Today I did some groundwork. I actually went to Bethesda Public Library and asked the librarian about their ebook offerings. When I asked her why they only had about 2,000 titles compared to countless print titles, she told me basically what I already knew: “Publisher’s don’t want ebooks to be given away, they want people to buy them, so they make it a little harder for libraries to get them.”
She then told me about the IT problems we are all familiar with, namely:
- each different reading device entails a different selection of titles
- certain formats (namely the Kindle) require third-party accounts or software
- instructions for borrowing are confusing and often difficult
- Only one copy can be lent at a time
She said soon they would be getting funding to get one of each type of reading device so that they could provide in-house instructions for patrons wishing to borrow ebooks. “But it takes so long to go over, we would probably have a line out the door” she tells me. And other than that, there are no forthcoming changes in e-lending to speak of.
It’s pretty obvious that libraries are on the brick wall side of publisher’s walled ebook gardens. Publisher’s ultimate fear is that library distribution will cannibalize sales. But recently critics have been questioning how scary publisher’s nightmare of ‘cannibalism’ really is. (For example, see Peter Brantley’s post in PWxyz Authors: say yes to libraries! or Jane Litte in Dear Author The biggest threat to publishing isn’t Amazon; it’s Angry Birds (why publishers should invest in libraries) ). The brunt of the argument, for which there is significant evidence, is that libraries actually help build greater awareness of titles (leading to sales down the road) and foster more reading in younger age groups (think lifetime customer value for publishers).
This runs down the same vein as another hot topic in publishing–DRM or no DRM? The argument in favor of increased e-lending is essentially the same as the argument against DRM: the more freely content is distributed, the more people it will reach, and the more people who will pay for it. Recent successes by companies like Smashwords are starting to confirm this with regard to DRM. (And honestly, I’ve yet to read any convincing argument that supports the use of DRM). So why not apply that success to libraries?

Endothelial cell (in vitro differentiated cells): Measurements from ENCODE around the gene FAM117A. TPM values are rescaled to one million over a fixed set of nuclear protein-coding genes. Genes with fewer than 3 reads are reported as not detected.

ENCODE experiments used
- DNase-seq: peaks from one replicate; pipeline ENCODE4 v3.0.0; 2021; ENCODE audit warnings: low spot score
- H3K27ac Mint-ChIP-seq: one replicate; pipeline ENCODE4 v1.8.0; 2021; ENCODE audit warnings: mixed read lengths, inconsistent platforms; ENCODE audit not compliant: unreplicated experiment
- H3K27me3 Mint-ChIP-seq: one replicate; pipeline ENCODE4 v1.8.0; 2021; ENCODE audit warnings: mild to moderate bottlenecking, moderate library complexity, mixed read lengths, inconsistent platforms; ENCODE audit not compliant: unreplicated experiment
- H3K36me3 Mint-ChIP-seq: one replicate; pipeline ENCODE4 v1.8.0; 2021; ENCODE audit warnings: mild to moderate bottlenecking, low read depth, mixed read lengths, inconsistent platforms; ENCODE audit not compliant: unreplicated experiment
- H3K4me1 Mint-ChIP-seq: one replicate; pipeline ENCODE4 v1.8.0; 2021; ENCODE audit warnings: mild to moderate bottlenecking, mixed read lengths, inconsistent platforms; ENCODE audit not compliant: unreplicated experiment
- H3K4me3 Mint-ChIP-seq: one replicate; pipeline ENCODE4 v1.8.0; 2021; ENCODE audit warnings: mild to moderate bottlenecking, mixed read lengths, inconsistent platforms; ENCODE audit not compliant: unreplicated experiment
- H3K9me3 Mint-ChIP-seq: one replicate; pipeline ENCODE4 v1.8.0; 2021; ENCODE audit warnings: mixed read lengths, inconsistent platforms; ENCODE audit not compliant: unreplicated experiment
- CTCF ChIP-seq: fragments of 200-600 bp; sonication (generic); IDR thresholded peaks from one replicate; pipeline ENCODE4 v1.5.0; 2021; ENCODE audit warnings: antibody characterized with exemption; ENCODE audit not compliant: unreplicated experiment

The status quo never changes without a struggle. I think publishers are too concerned with protecting paradigms of the past and staying in their comfort zone, and are not looking enough to the future. They want ebooks to be just like pbooks, when in reality ebooks and econtent are flipping the old paradigms on their ears. Some people get it. Others don’t. Protecting e-content might be a good strategy in the short term, but in the long term, dinosaurs will die.
With regard to the short term, where dinosaurs can keep on living in blissful ignorance, some middle ground has to be reached. But it seems like both sides are being too demanding as well as failing to understand each other’s needs. No one is going to get exactly what they want right away, and that reality has to be dealt with. The first step is to communicate. Thankfully, the UK has recently made arrangements to foster communication between publishers and libraries. The next step is harder: compromise. I agree with this author:
you both knock 50% off your lists and realize from that 50% remaining on each list, you’ll probably only get 50% of that, so 25% from each side…. It’s better then nothing and achieves more then ultimatums and demands…
And what’s in the 25%? Well, who knows until they’ve communicated? But just for fun, I’ll hypothesize. What can libraries offer publishers in exchange for less stringency on e-lending?
Well, one idea is reader data. Reader data can be a great tool for publishers for the same reasons as customer data are useful in other industries. So it seems viable to me that if publishers gave libraries better access to titles in exchange for allowing them to track reader data (already commonplace with for-profit ebooks) then the two might be able to compromise. Publisher’s get a tangible return (data), and libraries have a little easier time with e-lending. All in all, libraries could actually prove to be a useful laboratory for publishers.
Just an idea 🙂